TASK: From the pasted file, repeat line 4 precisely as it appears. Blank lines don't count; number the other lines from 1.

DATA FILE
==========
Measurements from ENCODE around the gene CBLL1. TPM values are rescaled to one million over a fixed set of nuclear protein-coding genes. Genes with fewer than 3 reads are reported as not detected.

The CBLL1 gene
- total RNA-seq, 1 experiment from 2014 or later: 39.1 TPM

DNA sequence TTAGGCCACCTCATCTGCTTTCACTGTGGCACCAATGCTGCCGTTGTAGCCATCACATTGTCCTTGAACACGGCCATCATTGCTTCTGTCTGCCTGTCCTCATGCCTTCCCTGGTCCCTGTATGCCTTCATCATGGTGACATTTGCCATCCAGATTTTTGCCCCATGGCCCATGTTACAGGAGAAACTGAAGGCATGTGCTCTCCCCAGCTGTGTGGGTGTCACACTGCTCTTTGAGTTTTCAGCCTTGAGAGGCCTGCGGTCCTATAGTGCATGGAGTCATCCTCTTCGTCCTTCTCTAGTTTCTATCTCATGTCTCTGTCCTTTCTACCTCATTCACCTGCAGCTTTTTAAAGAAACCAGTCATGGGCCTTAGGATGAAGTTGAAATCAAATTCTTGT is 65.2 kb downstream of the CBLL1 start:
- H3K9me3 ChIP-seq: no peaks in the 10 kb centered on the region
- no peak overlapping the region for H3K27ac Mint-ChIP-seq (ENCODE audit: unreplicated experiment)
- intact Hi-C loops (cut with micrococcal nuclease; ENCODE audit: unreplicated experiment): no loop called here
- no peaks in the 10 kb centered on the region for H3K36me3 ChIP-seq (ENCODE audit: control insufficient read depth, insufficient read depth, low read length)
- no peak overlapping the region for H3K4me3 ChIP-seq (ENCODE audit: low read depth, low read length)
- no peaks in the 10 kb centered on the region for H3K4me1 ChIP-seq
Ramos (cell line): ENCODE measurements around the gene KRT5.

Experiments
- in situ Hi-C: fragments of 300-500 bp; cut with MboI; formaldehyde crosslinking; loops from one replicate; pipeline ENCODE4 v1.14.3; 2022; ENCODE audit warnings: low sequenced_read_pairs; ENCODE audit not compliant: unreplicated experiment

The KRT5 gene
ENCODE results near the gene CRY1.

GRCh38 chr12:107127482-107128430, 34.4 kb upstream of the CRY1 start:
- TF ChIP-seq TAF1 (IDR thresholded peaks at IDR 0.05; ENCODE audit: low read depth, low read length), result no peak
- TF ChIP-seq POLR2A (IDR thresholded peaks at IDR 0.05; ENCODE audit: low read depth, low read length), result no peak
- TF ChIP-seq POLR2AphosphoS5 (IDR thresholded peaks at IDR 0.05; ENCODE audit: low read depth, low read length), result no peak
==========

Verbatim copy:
DNA sequence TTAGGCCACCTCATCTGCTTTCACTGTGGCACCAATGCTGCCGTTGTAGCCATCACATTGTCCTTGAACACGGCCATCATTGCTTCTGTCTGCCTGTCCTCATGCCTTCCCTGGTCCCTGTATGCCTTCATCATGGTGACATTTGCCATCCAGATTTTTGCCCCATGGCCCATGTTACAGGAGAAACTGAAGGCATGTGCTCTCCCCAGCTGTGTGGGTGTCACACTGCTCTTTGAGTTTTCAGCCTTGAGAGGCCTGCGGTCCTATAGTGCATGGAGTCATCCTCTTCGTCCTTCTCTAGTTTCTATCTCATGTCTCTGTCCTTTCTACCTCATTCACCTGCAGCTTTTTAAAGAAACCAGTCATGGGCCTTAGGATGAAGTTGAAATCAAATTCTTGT is 65.2 kb downstream of the CBLL1 start: